So, what is an inhuman gaze? A gaze from non-human objects: like the gaze of a wall in a solitary confinement? The gaze of a CCTV camera (although there often is a human at the other end of a CCTV camera)? or a gaze from a human but one that is objectifying and dehumanizing? For example, the gaze from a physician who’s performing an illegal organ harvesting where the physician treats the body that she’s operating on like an inanimate object? Let’s assume an inhuman gaze is the gaze of non-human objects for now. Because the distinctiveness of the human gaze (sympathizing, caring, objectifying or humanizing) is important to the point that I am trying to make. The human gaze, unlike the inhuman gaze, is crucial to self-affirmation.


From Channel 4’s sci-fi robot series Humans

Robot caregivers and the human gaze…

Neither the extreme alarmist nor the uncritical enthusiast help elucidate the pitfalls and potential benefits of robot caregiving. Whether robotic caregiving is a revelation or a doom depends on the type of care one needs. Roughly speaking, we can categorize care that robots can provide into two general categories. First one is physical or mechanical care – for example., fetching medicine or changing elderly patients into incontinence wear. The second one, on the other hand is companionship (to elderly people or children) where the aim might be to provide emotional support.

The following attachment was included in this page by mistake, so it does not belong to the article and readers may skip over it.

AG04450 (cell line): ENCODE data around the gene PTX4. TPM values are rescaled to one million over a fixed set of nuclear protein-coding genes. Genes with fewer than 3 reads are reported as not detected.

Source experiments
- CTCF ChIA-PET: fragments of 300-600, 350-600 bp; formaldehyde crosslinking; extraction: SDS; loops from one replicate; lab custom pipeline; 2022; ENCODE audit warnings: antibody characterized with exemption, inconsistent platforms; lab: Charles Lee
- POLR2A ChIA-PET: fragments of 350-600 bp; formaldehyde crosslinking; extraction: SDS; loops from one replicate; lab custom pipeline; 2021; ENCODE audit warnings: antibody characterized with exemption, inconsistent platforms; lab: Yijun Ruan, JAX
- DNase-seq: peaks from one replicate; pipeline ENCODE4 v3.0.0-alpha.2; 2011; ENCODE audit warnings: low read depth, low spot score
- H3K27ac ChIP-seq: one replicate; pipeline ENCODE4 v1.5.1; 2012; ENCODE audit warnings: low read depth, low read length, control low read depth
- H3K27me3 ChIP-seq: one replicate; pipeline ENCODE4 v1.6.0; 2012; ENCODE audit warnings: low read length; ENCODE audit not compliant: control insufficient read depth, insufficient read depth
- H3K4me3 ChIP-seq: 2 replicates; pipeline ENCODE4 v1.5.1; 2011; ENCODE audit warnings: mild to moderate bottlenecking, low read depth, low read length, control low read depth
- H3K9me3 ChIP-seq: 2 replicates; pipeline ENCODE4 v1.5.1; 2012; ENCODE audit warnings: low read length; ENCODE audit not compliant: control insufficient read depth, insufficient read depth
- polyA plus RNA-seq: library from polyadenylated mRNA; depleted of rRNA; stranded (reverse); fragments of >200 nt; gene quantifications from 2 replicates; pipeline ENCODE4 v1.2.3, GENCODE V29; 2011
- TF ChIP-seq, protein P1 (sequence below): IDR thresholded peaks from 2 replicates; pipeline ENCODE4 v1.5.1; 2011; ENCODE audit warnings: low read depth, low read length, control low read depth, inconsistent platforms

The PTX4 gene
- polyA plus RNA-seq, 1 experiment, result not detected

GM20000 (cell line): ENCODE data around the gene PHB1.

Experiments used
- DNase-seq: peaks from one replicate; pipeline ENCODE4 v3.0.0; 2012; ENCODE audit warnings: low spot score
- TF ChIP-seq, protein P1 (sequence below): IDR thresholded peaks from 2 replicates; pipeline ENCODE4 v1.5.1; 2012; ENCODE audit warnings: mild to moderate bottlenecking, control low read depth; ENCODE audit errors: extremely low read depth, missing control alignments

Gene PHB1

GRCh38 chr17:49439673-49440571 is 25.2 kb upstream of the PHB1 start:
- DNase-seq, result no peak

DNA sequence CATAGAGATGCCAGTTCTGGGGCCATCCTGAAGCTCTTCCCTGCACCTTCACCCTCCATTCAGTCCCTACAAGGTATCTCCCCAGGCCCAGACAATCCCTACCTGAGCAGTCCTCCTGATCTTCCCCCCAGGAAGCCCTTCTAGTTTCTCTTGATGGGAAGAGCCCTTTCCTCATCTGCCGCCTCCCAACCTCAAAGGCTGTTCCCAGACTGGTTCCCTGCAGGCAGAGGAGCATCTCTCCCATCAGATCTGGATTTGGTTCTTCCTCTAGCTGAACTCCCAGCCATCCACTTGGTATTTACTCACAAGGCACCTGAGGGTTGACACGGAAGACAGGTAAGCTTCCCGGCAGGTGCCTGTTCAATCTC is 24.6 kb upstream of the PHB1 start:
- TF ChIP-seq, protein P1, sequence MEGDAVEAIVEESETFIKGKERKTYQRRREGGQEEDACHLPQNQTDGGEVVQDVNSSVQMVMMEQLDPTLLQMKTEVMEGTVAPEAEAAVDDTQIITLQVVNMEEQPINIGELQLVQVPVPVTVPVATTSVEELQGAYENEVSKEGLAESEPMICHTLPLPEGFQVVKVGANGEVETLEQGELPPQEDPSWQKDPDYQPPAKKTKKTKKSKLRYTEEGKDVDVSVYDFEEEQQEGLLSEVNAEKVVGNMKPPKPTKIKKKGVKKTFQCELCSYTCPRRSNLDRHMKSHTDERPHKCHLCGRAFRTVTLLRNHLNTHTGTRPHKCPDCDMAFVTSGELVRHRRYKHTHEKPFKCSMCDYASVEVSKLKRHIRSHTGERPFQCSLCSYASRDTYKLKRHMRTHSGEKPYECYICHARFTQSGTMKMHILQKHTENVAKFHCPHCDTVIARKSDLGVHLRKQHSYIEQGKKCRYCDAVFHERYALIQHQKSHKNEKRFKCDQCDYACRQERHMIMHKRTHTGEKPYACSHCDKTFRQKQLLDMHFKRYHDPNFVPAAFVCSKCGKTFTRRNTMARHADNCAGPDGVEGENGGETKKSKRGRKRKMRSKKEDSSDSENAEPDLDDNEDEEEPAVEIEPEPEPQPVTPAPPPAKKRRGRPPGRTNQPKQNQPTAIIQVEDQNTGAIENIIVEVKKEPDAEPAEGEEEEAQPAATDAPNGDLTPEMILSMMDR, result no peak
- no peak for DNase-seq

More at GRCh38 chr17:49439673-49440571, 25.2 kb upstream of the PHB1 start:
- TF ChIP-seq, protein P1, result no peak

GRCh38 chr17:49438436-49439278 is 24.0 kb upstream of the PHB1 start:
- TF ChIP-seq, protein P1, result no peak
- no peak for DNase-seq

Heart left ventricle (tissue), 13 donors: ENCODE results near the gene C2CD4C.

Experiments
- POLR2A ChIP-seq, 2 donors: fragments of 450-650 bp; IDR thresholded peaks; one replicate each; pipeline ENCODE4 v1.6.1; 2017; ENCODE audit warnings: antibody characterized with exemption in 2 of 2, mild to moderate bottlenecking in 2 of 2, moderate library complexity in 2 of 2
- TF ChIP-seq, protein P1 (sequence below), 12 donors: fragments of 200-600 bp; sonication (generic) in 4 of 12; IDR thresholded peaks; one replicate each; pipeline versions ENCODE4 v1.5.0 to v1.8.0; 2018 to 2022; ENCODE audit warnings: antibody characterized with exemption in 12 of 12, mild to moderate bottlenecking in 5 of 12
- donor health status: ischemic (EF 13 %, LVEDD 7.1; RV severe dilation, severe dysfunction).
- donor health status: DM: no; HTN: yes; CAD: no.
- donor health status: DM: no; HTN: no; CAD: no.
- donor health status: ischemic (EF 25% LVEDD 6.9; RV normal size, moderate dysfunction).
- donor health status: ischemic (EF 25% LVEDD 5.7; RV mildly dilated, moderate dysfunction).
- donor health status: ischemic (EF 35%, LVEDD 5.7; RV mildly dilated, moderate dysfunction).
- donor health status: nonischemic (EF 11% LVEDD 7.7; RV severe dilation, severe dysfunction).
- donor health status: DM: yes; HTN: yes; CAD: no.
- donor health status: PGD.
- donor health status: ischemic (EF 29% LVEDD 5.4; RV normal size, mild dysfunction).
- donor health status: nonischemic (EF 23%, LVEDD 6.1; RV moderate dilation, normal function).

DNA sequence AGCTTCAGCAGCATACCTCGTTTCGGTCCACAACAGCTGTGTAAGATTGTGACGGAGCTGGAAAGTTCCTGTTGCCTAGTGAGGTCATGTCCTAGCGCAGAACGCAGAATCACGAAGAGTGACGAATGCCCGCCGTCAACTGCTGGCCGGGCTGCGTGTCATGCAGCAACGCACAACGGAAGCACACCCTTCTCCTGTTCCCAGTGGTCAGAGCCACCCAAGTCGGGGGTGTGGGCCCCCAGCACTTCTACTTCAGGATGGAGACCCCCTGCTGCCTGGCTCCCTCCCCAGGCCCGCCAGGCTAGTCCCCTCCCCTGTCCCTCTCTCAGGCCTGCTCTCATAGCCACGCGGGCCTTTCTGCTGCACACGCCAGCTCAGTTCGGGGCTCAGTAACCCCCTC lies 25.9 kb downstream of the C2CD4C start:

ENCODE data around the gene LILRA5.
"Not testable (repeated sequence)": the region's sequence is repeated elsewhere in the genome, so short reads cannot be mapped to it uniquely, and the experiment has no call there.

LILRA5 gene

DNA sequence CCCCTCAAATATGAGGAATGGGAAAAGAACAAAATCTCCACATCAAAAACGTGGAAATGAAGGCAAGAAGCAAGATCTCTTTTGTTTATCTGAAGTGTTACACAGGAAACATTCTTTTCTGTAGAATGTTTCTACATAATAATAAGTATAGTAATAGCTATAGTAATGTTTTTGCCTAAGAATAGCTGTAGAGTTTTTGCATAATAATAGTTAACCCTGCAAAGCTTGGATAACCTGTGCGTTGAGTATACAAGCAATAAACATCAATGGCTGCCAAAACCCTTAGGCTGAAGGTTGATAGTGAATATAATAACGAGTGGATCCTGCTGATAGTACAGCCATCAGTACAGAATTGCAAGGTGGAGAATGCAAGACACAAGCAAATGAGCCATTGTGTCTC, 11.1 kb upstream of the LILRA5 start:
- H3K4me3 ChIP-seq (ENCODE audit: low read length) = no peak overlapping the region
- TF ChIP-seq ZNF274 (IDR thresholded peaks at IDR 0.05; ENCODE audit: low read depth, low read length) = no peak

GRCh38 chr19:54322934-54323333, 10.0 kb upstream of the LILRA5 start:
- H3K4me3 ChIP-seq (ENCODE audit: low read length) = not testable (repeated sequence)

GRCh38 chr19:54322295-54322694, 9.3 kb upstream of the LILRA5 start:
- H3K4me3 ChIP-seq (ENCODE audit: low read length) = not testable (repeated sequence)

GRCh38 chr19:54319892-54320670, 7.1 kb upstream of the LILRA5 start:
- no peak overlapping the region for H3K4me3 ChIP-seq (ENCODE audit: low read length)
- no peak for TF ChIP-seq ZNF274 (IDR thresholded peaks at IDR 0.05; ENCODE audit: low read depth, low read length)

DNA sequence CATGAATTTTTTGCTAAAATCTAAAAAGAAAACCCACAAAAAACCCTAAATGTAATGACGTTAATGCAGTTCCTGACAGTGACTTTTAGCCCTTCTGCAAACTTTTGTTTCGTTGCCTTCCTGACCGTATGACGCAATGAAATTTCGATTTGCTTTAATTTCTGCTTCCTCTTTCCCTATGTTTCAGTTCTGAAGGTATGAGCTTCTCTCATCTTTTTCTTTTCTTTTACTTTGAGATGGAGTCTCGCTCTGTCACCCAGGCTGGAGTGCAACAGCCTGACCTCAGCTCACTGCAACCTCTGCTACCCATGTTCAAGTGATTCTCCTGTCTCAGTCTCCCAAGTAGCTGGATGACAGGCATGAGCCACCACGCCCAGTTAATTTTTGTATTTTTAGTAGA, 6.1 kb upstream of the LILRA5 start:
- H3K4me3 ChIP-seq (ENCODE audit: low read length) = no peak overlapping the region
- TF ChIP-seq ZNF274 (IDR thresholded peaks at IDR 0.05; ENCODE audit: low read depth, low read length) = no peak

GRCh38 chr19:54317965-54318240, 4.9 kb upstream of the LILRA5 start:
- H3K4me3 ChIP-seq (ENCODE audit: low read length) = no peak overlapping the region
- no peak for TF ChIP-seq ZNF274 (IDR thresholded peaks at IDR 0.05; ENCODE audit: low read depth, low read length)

Now, robotic care might be well suited for the physical or mechanical type of care. In fact, some people might prefer a robot dealing with such physical task as incontinence care or any similar task that they are no longer able to perform themselves. Such care, when provided by a human, might be embarrassing and humiliating for some people. Not only is the human gaze capable of deep understanding and sympathy but also the potential to humiliate and intimidate. The robotic gaze, on the other hand, having no intrinsic values, is not judgemental. So, in the case of physical and mechanical care, the absence of the human gaze does not necessarily result in a significant negative effect. In fact, it might be desirable when we are in a vulnerable position where we feel we might be humiliated.